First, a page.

Proper Knowledge Lacks in Many Breast Cancer Patients, Study Suggests

Proper Knowledge Lacks in Many Breast Cancer Patients, Study Suggests

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A new study has revealed that many women with breast cancer do not have proper knowledge about their illness. It also suggests that some patients even fail to report the exact characteristics of their tumors. The study has been detailed in the journal CANCER. Through the study, the researchers have emphasized the need of educating the patients properly about their health conditions so that they can have better treatment options. The researchers also suggest that discussions about cancers with individual patients play a significant role in tailoring appropriate treatments.

The general cancer knowledge among women has been examined previously but this is the first study to analyze the detailed knowledge and understanding of women about their own cancers. 500 women with breast cancer were surveyed by the lead study author Rachel Freedman, MD, MPH, of the Dana-Farber Cancer Institute in Boston, and colleagues to analyze the knowledge of the participants about their own cancers, which included the stage of the tumor, grade and receptor status. According to the results, about 32 percent to 82 percent of the participants stated that they knew about the characteristics of their tumor whereas only 20 percent to 58 percent actually knew about their characteristics correctly.

The probability of Black and Hispanic women knowing about their cancer characteristics was found to be lower as compared to white women. Dr. Freedman stated “Results illustrate the lack of understanding many patients have about their cancers and have identified a critical need for improved patient education and provider awareness of this issue.” Dr. Freedman further added “Improving patients’ understanding about why a particular treatment is important for her individual situation may lead to more informed decisions and better adherence to treatment.” Lacking knowledge about the features of one’s tumor is not necessarily associated with worse outcomes but with better knowledge women can understand treatment decisions and take proper medications.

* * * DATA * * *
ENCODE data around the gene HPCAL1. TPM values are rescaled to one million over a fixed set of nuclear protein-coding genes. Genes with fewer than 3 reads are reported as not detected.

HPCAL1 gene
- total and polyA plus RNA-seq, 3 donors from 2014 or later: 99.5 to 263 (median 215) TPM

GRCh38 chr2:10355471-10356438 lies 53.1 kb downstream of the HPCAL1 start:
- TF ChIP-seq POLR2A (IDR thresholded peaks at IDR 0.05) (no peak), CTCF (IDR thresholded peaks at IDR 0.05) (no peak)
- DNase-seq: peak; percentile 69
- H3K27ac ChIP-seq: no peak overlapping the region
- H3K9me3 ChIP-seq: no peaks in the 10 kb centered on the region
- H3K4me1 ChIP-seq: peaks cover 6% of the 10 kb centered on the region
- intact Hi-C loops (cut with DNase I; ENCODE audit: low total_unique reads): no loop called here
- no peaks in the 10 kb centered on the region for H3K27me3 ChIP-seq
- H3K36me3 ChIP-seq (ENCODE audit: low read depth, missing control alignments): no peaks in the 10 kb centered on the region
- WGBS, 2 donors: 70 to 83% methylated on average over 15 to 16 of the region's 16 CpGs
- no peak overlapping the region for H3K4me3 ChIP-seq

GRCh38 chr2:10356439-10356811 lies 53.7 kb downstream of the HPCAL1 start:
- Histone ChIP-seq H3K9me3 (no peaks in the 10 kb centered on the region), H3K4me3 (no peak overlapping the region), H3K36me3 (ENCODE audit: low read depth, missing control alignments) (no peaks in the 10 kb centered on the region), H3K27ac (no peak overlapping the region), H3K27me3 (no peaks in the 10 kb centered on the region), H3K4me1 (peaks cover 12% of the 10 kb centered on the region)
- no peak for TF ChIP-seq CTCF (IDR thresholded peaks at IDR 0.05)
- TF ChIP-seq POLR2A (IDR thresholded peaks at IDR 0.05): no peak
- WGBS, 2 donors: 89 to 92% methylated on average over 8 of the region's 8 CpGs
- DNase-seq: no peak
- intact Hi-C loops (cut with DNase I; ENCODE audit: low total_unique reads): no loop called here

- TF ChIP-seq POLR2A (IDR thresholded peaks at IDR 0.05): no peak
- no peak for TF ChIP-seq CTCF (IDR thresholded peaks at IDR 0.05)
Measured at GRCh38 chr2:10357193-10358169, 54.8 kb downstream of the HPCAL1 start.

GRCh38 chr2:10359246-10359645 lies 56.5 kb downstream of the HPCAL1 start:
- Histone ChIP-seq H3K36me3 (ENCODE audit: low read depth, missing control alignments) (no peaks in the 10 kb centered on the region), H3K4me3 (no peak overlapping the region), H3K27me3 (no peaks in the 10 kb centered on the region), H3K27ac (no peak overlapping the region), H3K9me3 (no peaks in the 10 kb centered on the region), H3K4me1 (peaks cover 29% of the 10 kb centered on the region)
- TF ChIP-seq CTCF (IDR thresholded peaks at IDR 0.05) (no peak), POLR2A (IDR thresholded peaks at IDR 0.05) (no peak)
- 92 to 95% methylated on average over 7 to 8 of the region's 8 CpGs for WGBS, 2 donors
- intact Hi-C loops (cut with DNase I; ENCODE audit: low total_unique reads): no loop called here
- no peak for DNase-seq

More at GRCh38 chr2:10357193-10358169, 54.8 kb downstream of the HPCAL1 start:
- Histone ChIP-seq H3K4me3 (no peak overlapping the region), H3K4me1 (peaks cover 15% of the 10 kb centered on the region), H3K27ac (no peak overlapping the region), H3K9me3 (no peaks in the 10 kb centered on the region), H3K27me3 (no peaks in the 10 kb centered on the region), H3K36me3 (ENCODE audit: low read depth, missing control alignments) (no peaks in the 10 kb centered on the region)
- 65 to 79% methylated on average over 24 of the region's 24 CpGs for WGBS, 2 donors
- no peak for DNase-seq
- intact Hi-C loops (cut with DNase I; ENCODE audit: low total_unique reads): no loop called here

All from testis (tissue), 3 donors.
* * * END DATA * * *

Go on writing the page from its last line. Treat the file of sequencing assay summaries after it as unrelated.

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Carolyn Martin has done her Masters in Chemical and Pharmaceutical Science and has been a part of The American Council on Science and Health, New York. She has been working as a chemist in drug discovery at several places for more than 11 years. Being graduated from the Virginia University, she has utilised her knowledge to explore the world of healthcare and medicines, so that she can contribute her portion for the society. Her writing style is heavily influenced with her background, where she brings out the best healthcare subjects along with the popular remedies, which can help the readers at times of need. Email : carolyn@dailysciencejournal.com